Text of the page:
Spray away tumors?
LOS ANGELES—“Surgery is a mainstream cancer treatment strategy in the clinic, which has been extensively used for most local solid tumors, such as those of the brain and breast,” explained Zhen Gu, a professor of bioengineering at the University of California, Los Angeles (UCLA) Samueli School of Engineering and member of the Jonsson Comprehensive Cancer Center. “Despite progress achieved in surgical techniques, residual tumor cells and circulating cancer cells (CTCs) often remain in the body after surgery.”
Gu is leading a team of researchers in developing a spray gel embedded with immune-boosting drugs that could help. In a peer-reviewed study, the substance was successful half of the time in triggering lab animals’ immune systems to stop the cancer from recurring and keep it from spreading to other parts of the body. A paper describing the work was published in the journal Nature Nanotechnology.
According to Gu, “The antiphagocytic ‘don’t eat me’ signal CD47, expressed in cancer cells, helps tumor cells escape myeloid cell recognition. It has emerged as a key checkpoint of innate immunity in the clinic. However, the occurrence of anemia and thrombocytopenia caused by systemic administration of these antagonists remains a concern. Our lab is interested in exploring delivery strategies for transportation and/or release of immune-checkpoint-blockade therapeutics to the surgical site.”
The researchers tested the biodegradable spray gel in mice that had advanced melanoma tumors surgically removed. They determined that the gel reduced the growth of the tumor cells that remained after surgery, which helped prevent recurrences of the cancer—after receiving the treatment, 50 percent of the mice survived for at least 60 days without their tumors recurring. Not only did the spray inhibit the recurrence of tumors from the area on the body where they were removed, but it also controlled the development of tumors in other parts of the body.
Gu, who is also a member of the California NanoSystems Institute at UCLA, explained, “The gel containing calcium carbonate nanoparticles is preloaded with the anti-CD47 antibody. The calcium carbonate nanoparticles encapsulated in the gel scavenge H+ in the surgical wound site and release CD47, thus promoting both polarization of TAMs to an M1-like phenotype and blocking the ‘don’t eat me’ signal in cancer cells and initiating the innate and adaptive immune system.”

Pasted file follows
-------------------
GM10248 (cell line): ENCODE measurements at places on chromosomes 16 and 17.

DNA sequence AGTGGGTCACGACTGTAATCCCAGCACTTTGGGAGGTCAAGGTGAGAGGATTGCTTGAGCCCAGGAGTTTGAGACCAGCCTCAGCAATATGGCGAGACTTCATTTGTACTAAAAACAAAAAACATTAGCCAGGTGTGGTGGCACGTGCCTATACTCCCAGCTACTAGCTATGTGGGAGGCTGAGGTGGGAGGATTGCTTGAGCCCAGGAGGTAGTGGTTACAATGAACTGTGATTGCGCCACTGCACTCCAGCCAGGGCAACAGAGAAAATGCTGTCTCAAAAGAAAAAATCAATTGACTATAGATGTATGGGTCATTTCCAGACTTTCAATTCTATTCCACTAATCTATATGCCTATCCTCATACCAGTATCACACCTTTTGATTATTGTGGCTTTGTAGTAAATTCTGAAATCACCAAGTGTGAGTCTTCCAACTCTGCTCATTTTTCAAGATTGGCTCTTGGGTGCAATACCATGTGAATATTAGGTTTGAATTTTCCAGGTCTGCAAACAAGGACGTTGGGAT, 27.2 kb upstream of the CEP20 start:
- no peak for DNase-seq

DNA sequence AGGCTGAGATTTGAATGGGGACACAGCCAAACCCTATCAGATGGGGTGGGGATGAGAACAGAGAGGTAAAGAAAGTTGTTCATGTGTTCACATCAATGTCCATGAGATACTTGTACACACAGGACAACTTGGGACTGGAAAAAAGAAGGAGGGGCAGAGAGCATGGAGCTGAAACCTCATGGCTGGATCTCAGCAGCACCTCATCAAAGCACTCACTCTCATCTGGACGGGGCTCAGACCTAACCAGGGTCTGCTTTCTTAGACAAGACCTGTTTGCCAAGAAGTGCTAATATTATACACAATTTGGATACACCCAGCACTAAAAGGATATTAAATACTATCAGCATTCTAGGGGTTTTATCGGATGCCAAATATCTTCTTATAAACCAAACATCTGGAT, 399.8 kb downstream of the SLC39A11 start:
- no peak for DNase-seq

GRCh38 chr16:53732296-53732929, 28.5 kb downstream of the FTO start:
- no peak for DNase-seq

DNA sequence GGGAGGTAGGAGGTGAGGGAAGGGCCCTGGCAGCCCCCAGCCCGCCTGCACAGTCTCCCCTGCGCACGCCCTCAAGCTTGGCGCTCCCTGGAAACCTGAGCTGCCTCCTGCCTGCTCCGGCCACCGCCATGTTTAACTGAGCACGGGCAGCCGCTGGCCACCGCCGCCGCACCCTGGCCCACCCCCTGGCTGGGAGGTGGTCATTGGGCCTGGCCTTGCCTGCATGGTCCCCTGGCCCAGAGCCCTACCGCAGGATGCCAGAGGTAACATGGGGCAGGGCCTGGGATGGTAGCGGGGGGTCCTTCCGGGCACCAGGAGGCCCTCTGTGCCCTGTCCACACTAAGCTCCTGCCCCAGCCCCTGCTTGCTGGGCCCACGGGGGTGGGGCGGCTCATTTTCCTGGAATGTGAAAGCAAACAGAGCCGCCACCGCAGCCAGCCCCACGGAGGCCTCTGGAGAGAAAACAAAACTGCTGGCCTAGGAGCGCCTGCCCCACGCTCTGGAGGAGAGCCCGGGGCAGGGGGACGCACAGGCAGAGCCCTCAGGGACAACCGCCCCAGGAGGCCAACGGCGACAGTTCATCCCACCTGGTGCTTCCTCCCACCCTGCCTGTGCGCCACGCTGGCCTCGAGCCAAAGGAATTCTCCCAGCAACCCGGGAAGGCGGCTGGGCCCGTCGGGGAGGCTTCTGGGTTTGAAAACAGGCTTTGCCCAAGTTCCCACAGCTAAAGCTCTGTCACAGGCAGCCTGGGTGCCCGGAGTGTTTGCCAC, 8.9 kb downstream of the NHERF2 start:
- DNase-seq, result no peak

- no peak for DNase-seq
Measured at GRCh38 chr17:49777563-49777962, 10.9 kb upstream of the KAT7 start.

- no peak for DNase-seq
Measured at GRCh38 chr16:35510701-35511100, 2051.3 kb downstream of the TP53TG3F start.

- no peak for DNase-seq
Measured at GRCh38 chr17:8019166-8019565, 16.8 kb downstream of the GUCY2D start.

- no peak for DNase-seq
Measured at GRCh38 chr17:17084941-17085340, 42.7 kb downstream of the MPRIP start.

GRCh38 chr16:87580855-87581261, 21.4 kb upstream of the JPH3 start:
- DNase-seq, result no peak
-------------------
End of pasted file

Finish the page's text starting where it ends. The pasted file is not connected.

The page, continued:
He added that CD47, which is also known as integrin associated protein, is a transmembrane protein, found on the surface of many cells in the body. CD-47 acts as a “don't eat me” signal to macrophages of the immune system. Thus, the body uses the CD47 protein to protect cells that should be protected and to help dispose of cells that are aged or diseased. However, cancer cells also can escape macrophage recognition via up-regulation of CD47.
“This sprayable gel shows promise against one of the greatest obstacles in curing cancer,” Gu said. “One of the trademarks of cancers is that it spreads. In fact, around 90 percent of people with cancerous tumors end up dying because of tumor recurrence or metastasis. Being able to develop something that helps lower this risk for this to occur and has low toxicity is especially gratifying.”
The researchers loaded nanoparticles with an antibody specifically targeted to block CD47, a protein that cancer cells release to avoid detection. By blocking CD47, the antibody allows the immune system to find and destroy the cancer cells. The nanoparticles are made of calcium carbonate, a substance that is the main component of egg shells. Researchers chose the substance because it can be gradually dissolved in surgical wound sites and because it increases the activity of a type of macrophage that helps rid the body of foreign objects. The gel can activate T cells in the immune system to attack remaining cancer cells.
When the solution is sprayed on the surgical site, it quickly forms a gel embedded with the nanoparticles. The gel promotes wound healing, and the nanoparticles dissolve and release the anti-CD47 antibodies into the body.
While the substance will have to go through further testing and approvals before it could be used in humans, Gu and his team think the gel can be applied to the tumor resection site by surgeons immediately after the tumor is removed during surgery.
Gu concluded, “We have licensed a related technology to our start-up company, ZenCapsule Inc. for potential translation. We will further perform larger animal studies to validate both efficacy and safety before human trials.”